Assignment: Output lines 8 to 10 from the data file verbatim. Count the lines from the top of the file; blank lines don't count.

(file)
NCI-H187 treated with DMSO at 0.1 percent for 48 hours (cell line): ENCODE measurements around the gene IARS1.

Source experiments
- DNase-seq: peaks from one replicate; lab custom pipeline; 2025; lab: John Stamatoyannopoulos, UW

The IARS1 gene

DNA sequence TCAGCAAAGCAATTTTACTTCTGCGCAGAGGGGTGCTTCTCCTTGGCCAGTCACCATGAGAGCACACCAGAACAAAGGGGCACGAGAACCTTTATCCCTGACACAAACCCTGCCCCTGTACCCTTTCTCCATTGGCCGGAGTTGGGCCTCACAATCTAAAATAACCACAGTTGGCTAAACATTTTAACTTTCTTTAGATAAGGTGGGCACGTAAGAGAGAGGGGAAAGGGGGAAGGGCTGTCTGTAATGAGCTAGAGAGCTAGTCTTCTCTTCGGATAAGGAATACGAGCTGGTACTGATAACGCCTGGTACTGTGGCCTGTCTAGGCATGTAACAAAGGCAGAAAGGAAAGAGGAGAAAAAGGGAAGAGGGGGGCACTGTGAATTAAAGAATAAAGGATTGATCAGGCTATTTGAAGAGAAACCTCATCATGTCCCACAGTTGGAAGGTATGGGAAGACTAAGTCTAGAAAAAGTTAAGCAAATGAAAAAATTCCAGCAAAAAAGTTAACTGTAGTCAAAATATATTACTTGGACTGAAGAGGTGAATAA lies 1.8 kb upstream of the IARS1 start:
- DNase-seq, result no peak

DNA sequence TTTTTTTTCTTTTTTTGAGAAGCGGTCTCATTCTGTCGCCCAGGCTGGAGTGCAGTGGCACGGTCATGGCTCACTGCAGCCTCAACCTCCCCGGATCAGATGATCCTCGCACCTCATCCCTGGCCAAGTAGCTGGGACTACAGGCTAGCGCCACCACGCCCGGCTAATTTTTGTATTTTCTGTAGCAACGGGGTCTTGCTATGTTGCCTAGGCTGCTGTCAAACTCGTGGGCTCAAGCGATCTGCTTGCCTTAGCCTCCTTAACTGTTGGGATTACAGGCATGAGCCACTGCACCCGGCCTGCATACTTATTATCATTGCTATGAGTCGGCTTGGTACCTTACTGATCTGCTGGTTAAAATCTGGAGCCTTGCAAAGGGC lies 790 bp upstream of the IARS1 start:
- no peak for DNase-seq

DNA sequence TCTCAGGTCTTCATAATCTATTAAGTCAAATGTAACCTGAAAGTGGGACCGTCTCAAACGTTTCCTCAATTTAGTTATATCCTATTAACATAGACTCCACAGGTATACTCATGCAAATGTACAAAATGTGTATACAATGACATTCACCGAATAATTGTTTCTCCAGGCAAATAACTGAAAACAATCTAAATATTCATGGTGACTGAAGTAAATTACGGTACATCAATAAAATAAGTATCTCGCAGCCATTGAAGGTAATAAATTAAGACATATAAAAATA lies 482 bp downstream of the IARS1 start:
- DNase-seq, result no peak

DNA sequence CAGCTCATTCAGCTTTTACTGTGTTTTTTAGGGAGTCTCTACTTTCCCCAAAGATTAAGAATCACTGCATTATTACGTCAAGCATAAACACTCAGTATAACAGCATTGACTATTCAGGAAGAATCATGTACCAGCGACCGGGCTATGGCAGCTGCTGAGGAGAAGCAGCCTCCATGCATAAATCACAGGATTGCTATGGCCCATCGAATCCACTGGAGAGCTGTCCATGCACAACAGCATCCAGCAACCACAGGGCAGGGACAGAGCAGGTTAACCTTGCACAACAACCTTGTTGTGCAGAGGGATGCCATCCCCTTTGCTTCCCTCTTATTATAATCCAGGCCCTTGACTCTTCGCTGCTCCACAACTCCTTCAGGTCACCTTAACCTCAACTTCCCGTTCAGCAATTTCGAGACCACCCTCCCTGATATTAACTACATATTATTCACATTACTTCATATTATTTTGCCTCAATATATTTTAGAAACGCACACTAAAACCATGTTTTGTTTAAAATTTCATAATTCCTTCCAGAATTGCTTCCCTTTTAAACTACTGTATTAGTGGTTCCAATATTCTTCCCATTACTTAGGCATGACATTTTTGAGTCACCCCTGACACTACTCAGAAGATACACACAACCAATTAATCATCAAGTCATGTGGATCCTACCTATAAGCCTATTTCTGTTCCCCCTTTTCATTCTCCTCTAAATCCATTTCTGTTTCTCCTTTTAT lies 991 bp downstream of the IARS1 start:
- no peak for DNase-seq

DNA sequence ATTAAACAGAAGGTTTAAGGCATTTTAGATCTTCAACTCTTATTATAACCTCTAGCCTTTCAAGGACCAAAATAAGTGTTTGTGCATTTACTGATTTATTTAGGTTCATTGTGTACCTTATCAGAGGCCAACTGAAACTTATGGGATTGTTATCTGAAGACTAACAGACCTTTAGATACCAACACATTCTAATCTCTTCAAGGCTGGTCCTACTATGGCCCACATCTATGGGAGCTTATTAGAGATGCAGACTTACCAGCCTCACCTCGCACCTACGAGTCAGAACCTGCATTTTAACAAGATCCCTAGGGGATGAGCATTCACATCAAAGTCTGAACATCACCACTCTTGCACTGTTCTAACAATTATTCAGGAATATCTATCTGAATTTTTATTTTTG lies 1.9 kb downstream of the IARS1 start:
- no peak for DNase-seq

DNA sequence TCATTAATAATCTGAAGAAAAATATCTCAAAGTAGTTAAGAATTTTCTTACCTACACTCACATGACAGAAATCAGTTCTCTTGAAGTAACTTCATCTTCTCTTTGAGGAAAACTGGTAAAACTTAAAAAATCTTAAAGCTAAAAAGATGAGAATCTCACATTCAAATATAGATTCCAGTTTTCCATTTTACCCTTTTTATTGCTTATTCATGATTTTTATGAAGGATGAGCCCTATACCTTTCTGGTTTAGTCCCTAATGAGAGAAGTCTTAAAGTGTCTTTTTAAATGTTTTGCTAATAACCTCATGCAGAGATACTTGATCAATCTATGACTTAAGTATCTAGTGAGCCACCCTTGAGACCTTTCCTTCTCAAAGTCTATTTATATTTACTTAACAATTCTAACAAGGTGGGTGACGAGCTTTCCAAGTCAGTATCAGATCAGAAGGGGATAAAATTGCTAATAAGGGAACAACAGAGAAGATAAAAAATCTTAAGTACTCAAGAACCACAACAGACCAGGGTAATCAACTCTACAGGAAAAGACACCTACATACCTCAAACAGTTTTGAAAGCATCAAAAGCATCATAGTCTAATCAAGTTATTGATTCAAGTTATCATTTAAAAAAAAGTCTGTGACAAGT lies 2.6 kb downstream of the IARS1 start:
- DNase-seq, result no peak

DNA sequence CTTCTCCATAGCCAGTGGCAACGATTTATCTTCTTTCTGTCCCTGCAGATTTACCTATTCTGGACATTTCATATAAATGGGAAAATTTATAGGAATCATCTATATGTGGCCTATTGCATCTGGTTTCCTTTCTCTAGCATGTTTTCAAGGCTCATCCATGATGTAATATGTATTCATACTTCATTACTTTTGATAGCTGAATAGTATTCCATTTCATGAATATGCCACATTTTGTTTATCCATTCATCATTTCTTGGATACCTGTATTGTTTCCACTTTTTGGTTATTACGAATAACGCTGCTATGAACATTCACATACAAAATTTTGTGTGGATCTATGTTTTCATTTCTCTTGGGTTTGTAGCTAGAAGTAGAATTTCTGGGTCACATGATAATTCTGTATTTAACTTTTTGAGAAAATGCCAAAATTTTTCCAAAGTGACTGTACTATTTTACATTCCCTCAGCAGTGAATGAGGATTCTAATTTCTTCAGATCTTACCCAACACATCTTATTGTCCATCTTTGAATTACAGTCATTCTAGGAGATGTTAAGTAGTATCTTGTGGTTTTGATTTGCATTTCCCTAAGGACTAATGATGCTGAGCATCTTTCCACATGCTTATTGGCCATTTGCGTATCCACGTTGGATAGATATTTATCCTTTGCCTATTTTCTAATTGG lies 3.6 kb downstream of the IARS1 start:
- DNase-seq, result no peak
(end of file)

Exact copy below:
- no peak for DNase-seq

DNA sequence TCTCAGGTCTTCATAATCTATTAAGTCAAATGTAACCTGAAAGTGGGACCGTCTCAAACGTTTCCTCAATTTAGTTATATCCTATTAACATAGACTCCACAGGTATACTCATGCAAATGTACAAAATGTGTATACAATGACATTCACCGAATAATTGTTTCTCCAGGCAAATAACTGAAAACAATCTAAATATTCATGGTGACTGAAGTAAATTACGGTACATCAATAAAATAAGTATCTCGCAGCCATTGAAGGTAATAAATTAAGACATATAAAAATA lies 482 bp downstream of the IARS1 start:
- DNase-seq, result no peak